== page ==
Biker Diet – Ride More, Eat and Drink Less
Okay, I’m just gonna put this out there. Now, that’s not to say that we are perfect, but in the 1594 miles I rode in the last two weeks, I saw one seat warmer that looked good. One. And honestly, she wasn’t so much good looking as just considerably smaller than all the other ones I saw.
On the other hand, I can’t really comment on how the riders looked, but I’d say that most of us could lose 20 pounds and not miss it, but … damn. I know that I’ve written about how we as a group aren’t getting any younger, but that is unavoidable. Being a blob on the bike is. Putting two blobs on a bike is just asking for that poor drivetrain to struggle!
All of this is really kind of counterintuitive, too. You can’t eat on a bike. You can’t easily drink on a bike – maybe a big touring job you can sort of make do, but nobody is pounding down 44 ounces of refreshment on a road trip – but for the most part, all the stuff that is making us fat is not done on a bike.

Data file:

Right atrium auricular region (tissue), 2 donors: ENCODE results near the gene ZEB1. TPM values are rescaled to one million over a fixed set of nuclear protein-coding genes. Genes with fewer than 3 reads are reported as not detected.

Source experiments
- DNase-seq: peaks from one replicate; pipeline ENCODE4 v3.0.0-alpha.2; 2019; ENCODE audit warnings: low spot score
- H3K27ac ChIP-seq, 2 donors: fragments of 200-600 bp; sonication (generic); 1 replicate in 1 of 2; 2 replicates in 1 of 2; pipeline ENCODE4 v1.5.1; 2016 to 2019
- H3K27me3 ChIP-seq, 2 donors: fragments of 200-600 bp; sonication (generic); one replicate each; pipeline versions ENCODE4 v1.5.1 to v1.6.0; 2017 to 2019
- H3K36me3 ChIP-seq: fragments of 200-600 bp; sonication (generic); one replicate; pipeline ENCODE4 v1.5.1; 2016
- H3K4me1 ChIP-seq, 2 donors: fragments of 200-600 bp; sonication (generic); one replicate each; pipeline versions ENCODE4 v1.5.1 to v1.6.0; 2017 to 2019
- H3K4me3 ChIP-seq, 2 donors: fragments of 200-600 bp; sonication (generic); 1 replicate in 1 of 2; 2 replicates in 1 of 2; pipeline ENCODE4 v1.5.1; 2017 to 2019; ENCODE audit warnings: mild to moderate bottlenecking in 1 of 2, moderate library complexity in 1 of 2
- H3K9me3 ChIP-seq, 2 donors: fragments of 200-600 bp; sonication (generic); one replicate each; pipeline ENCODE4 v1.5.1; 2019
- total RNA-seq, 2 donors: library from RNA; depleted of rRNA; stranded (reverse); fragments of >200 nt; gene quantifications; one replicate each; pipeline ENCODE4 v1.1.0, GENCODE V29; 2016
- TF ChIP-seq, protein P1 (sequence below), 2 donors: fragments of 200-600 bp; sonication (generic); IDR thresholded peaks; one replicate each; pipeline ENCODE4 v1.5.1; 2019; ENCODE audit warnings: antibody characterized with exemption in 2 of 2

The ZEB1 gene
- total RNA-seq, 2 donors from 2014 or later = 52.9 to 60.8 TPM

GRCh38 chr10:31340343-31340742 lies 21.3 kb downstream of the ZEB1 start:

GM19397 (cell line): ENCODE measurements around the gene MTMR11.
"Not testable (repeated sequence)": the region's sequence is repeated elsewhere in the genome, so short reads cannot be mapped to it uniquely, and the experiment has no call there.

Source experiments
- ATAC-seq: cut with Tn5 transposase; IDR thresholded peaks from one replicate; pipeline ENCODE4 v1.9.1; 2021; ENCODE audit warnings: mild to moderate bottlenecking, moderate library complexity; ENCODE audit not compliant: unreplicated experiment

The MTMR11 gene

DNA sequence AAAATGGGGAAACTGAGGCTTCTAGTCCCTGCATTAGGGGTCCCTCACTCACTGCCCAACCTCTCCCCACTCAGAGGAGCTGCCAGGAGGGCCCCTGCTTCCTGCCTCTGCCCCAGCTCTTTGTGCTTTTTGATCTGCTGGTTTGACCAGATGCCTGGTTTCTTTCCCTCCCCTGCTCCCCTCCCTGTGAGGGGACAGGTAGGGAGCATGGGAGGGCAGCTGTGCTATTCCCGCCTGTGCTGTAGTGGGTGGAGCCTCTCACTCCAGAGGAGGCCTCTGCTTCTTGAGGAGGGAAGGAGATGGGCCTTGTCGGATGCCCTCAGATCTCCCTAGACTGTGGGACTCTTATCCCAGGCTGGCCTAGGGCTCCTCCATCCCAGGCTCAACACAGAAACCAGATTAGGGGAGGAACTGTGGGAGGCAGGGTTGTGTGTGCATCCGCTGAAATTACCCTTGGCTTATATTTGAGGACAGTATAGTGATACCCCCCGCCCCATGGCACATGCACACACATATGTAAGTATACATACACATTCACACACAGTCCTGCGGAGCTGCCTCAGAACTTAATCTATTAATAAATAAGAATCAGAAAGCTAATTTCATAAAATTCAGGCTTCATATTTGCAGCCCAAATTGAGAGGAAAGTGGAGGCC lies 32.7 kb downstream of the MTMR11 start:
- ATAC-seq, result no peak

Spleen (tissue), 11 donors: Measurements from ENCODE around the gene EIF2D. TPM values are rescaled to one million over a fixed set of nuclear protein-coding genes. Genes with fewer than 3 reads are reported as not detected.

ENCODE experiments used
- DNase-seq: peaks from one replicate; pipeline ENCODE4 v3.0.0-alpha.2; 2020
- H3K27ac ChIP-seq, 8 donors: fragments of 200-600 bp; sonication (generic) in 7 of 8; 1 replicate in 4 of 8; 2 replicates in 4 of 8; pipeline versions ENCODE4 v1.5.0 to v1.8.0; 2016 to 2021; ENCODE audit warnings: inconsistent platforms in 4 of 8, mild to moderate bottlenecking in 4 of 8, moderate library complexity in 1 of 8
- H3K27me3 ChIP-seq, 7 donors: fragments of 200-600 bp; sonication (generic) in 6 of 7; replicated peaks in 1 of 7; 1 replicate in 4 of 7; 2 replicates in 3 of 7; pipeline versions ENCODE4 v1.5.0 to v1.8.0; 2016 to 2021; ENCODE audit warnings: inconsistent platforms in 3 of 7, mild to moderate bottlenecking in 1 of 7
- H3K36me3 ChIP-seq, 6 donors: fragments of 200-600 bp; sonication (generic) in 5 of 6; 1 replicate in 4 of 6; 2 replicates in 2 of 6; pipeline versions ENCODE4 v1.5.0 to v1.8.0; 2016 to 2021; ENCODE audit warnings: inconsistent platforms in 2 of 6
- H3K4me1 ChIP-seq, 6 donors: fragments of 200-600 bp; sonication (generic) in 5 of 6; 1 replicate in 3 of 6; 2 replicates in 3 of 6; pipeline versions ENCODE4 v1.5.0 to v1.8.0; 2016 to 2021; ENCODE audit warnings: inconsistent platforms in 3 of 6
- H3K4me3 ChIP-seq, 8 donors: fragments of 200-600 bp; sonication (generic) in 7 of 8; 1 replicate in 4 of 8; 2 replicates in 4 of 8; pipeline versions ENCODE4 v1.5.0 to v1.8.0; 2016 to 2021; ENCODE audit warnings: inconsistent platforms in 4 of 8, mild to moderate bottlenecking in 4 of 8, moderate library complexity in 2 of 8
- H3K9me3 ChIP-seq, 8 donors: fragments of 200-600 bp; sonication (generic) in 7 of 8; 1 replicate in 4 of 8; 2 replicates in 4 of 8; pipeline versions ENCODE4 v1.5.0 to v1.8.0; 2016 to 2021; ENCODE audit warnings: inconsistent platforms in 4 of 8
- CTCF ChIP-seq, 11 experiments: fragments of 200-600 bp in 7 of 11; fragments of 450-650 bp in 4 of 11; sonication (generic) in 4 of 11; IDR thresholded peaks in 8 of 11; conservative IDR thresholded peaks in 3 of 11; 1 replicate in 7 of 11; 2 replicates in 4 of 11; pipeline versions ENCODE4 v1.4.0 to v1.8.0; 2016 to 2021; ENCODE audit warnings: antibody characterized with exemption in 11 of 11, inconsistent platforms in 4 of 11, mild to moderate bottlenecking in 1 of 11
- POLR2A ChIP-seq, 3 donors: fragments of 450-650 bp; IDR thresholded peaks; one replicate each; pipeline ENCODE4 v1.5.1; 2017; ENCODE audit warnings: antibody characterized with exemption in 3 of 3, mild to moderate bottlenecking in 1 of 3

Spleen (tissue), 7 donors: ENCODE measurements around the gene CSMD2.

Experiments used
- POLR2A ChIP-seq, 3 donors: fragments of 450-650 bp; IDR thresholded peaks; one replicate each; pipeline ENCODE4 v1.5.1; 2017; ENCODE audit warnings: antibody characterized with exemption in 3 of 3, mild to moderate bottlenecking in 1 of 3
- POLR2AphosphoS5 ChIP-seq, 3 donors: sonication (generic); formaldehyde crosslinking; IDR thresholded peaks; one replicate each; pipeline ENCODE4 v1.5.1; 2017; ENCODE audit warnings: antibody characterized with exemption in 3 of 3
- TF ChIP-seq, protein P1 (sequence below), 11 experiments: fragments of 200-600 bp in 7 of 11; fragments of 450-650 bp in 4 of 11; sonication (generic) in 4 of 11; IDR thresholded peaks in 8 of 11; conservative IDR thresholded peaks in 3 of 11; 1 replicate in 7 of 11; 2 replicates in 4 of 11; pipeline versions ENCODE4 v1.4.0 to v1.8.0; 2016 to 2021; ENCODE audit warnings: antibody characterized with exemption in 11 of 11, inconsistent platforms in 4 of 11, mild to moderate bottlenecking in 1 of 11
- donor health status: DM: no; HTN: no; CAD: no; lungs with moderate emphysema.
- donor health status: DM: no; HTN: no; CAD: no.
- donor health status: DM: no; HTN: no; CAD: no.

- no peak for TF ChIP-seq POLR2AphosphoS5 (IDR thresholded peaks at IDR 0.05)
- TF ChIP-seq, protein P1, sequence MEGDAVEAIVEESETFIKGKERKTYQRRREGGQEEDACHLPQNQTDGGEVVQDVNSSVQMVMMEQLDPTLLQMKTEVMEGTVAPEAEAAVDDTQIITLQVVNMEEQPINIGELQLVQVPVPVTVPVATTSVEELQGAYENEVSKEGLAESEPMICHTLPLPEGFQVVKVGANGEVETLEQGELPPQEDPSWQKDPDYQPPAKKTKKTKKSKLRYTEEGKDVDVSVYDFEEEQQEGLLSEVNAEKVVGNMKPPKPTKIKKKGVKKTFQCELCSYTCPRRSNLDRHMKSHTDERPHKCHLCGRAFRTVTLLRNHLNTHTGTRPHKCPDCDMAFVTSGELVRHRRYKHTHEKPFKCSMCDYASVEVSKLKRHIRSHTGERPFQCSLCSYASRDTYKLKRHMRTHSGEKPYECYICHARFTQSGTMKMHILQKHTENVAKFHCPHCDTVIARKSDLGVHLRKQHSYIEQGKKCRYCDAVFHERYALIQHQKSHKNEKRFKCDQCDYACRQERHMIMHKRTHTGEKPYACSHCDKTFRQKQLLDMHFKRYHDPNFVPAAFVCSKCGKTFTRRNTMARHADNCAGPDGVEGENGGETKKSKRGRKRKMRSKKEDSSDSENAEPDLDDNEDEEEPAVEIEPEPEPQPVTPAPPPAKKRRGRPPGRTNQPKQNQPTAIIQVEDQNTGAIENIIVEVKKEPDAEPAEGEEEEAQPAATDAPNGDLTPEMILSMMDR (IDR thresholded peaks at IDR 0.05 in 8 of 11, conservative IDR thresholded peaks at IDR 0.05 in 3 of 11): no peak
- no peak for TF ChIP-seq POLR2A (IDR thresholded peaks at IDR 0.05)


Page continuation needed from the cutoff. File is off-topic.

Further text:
So it would seem that the cure is simple – ride more, eat and drink less. Quit being a waxer and be more of a rider. Learn more about how to handle a little adversity on the road and less about using ranch dressing as a condiment.
With all that in mind, how many of you guys are going to take your scoot to work on June 16th this year (National Ride Your Bike to Work Day) and I challenge you all to get out the bike and ride it even if (gasp!) there is a cloud in the sky!
There’s an upside to the idea of getting in shape and riding more- you’ll feel better and probably live longer.
That means more time to ride because you are around to actually get on the bike rather than riding that handicapped trike at the grocery store in your leathers. (don’t try it, the battery will die).
One last thought for all you garage junkies – chances are if you look good and your old lady looks good, you might get lucky more often.